You walk on them, you squeeze them into shoes, and they can develop blisters, bunions and calluses, but our feet also can offer us so much more insight into our overall health than just helping us get up and about.
In fact, feet are so much more than five toes and a sole. They are comprised of joints, bones, muscles and soft tissue which all work together to perform their main function of allowing us to walk (and get out of bed in the morning). From the moment we are born, being able to walk is quite the accomplishment, but ignoring foot pain or telltale signs can lead you down a path of poor health.
The feet alone can carry their own complications. Gout, for example, causes inflammation in the foot where crystals form around the joints making it hard to use the foot properly. Ingrown toenails can cause infections when the toenail grows into the skin, also causing pain.
The most alarming foot-related illness is foot ulcers, to which diabetics are more prone. In a 2009 study conducted by the Department of Public Health and Primary Health Care in Norway, an estimated 50 percent of diabetics, within five years of diagnosis of foot ulcers, die because of the illness. Because of that alarming number, and circulation issues for diabetics, diabetics should get a checkup for their feet to prevent serious complications.
Besides the physical connection, how are feet linked to the rest of your body? Well looking into these signs and symptoms will give you better insight into possible larger problems.
Thick And Yellow Nails: A stumped toe? Natural aging process? Actually, more like a fungus. Although unsightly to look at, a thicker, yellow nail means a thriving fungus. Besides the color, onychomycosis can be overlooked because sufferers may never feel pain from the condition. But don’t let that fool you, this fungus can definitely spread. The increase in thickness of the nail also can make it difficult to cut the nail and later cause pain.
These types of nails should be seen by a doctor for treatment with an anti-fungus or oral drug.
Bunions: Uncomfortable shoes are often to blame for the cause of bunions, but don’t start throwing out your high heels just yet, ladies, bunions are linked to poor foot structure. Bunions can be quite painful and often times require surgery to remove. Although your favorite shoes may be aggravating a bunion, you actually have genetics to blame for the formation of your bunions.
Numbness: Are you having trouble feeling your feet? As though there are constant pins and needles on them at all times? You may have some nerve damage, specifically peripheral neuropathy. The peripheral nervous system is what allows the rest of your body to communicate with itself. This condition can be caused by alcohol abuse or diabetes.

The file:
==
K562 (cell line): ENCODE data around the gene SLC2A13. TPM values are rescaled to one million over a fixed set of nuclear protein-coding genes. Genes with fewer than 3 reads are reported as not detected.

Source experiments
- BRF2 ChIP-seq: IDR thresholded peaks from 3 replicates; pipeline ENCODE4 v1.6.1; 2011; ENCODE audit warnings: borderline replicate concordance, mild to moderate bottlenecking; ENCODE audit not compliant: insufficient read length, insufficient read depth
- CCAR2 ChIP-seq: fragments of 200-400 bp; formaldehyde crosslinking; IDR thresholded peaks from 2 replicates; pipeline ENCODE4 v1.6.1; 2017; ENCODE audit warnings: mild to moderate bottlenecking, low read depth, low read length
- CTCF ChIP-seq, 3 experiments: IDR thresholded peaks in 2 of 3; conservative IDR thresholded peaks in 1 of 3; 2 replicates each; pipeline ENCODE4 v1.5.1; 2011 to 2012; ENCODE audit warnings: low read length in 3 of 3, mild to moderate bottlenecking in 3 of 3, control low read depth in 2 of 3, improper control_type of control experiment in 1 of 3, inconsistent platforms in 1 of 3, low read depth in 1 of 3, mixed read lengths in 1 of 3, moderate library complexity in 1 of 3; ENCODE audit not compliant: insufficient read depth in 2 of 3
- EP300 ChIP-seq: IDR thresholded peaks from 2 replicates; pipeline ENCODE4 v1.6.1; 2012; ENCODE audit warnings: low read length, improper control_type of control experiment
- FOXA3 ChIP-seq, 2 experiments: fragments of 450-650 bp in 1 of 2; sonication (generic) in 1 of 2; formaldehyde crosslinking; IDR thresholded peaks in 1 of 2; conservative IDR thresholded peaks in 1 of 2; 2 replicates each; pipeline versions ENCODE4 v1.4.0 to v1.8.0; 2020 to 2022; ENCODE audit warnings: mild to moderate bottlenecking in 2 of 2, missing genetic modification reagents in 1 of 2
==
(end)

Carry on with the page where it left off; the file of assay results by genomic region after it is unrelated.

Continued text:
Other culprits can be tight shoes and circulation issues. Always ensure your shoe fits properly and has enough room for your feet for a comfortable fit. See your doctor when numbness occurs.
Pain: Whether it’s pain when you walk or run, or pain even when you are still, chronic foot pain should not be ignored. Sources of foot pain can be numerous, and that’s why it’s even more important get your feet checked.
Some common causes are fractures, osteoarthritis, and mechanical malfunction (specifically to the heel, or lack of arch). The position of the pain is also important to note to help with diagnosis. For example, if your pain is situated in your big toe, that can be a sign of gout.
There are different forms of treatment with any of these causes for pain, but to know for sure don’t let it slide; seek medical attention.
Constant Foot Cramping: When it comes to foot health, foot cramping is probably the most vague to diagnose. It can cover anything from lack of nutrition and vitamins to circulation issues and nerve damage. Your best bet to start combating foot cramping would be to boost your intake of magnesium, calcium and potassium. Another relief method is soaking your feet in warm water while lightly stretching the foot and the toes.
If you still don’t find relief with these suggestions, have your feet examined for circulation or nerve issues.
A Sore That Won’t Heal: This symptom is significant; it’s a surefire way to diagnose diabetes. You’ve probably started to treat the sore and taken care of it and yet it still remains. Higher glucose levels can cause nerve damage in the feet. The body, therefore, cannot respond to healing the sore – it is unaware it is even present. If you are also experiencing frequent urination, weight loss and constant thirst, you should get checked for diabetes.
More extreme causes of a stubborn sore could signal skin cancer or an abnormal growth.
The importance of feet goes far beyond their primary function, so it’s important you keep them, along with yourself, healthy.
Here are some handy tips to keep your feet happy:
*Wear comfortable, breathable shoes and never share shoes with others
*Keep your feet dry and clean; cotton socks are the way to go
*Never ignore any pain or abnormalities on your feet
*Keep your toenails well trimmed and cut straight across
*Wear appropriate shoes for your setting – running shoes for the gym, walking shoes for the trail, steel toe for working environments
Give your feet some well-deserved TLC!